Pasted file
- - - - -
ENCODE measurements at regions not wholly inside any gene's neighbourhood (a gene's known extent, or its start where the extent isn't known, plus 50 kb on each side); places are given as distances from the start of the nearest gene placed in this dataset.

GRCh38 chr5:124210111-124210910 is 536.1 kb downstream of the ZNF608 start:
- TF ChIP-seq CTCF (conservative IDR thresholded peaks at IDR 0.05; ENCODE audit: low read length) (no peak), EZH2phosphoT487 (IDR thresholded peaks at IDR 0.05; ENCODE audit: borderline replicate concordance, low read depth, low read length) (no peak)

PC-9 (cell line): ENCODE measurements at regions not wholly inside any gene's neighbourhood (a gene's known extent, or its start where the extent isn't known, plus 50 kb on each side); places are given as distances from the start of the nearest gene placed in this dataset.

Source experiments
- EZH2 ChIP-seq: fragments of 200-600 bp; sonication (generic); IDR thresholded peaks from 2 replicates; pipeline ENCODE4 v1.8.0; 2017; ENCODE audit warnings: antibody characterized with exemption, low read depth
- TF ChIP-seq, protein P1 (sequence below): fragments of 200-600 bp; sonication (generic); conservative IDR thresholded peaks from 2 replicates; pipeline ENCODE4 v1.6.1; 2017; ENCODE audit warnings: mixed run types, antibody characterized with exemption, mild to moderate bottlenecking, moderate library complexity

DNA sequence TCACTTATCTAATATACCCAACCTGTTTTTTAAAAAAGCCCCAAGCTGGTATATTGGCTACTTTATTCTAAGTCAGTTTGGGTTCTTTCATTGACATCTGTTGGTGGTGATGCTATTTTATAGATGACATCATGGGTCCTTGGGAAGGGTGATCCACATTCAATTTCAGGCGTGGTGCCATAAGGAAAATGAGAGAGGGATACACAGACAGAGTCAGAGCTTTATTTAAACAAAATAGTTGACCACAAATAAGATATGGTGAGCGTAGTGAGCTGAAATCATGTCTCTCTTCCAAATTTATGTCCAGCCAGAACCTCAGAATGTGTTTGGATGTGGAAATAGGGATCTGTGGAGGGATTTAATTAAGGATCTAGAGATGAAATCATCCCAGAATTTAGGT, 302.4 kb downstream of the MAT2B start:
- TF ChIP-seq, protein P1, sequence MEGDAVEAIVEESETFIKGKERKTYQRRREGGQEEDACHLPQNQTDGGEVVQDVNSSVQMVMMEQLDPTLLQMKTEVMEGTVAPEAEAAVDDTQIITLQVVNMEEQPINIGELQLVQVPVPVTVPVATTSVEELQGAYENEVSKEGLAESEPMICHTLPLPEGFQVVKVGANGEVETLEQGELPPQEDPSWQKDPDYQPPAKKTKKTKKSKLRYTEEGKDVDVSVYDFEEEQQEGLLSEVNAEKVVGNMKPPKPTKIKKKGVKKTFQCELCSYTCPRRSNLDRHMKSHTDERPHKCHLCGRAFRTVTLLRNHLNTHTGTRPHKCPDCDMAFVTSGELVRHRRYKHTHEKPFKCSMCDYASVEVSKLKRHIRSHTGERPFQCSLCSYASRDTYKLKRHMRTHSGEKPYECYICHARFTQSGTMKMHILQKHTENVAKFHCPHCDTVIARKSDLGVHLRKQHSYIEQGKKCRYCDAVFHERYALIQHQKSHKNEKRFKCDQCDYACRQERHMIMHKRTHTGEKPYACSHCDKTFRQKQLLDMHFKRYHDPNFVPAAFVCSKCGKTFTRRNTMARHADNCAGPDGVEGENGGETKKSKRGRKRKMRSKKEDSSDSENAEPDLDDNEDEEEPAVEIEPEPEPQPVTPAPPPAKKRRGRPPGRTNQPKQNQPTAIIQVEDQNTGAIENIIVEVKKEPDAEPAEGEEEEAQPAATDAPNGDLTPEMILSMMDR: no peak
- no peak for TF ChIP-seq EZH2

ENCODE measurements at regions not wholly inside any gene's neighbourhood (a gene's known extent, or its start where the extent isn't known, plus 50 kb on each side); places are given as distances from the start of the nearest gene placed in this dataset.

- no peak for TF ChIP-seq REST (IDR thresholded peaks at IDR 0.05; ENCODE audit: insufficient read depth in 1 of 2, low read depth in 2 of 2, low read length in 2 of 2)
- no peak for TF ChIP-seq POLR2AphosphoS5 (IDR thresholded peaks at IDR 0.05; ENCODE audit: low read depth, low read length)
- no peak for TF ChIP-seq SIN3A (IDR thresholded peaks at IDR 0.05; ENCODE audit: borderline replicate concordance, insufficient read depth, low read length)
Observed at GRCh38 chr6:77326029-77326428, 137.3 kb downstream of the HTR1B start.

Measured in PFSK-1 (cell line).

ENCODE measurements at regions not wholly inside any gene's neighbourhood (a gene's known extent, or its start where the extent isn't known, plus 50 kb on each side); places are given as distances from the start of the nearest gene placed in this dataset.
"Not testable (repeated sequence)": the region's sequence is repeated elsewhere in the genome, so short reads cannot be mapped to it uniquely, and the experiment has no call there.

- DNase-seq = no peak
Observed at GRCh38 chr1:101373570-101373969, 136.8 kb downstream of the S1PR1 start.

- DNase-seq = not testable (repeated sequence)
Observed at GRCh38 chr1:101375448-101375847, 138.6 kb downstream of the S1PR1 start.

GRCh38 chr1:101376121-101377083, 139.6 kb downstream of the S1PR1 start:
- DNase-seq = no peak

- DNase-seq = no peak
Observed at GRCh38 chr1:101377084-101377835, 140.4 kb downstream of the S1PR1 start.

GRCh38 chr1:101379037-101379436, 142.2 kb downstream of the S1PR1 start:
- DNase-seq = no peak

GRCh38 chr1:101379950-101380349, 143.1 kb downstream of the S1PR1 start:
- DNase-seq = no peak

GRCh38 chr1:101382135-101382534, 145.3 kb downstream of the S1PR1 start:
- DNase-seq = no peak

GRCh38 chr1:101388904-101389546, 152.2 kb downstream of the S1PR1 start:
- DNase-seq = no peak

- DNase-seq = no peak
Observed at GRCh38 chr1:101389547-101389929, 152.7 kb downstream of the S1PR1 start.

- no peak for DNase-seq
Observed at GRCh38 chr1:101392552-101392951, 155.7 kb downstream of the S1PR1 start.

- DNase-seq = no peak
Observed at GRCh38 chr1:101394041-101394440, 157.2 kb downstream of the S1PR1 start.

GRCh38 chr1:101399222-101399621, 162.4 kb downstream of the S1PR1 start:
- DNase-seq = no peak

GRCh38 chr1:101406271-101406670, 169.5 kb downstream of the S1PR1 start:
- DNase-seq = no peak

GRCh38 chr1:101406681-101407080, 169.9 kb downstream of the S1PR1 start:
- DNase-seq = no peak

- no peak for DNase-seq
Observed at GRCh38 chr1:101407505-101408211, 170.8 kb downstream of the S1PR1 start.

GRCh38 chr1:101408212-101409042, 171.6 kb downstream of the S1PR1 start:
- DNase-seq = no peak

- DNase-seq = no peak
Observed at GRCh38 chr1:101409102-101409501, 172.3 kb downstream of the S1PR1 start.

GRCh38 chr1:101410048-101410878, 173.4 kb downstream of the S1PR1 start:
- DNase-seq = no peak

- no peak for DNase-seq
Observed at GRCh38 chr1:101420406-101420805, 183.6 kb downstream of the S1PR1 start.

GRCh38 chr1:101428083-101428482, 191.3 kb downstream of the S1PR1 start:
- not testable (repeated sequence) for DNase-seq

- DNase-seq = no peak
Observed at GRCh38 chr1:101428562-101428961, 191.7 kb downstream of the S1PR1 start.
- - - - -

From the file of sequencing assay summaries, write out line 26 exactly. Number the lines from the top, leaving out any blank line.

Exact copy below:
Observed at GRCh38 chr1:101377084-101377835, 140.4 kb downstream of the S1PR1 start.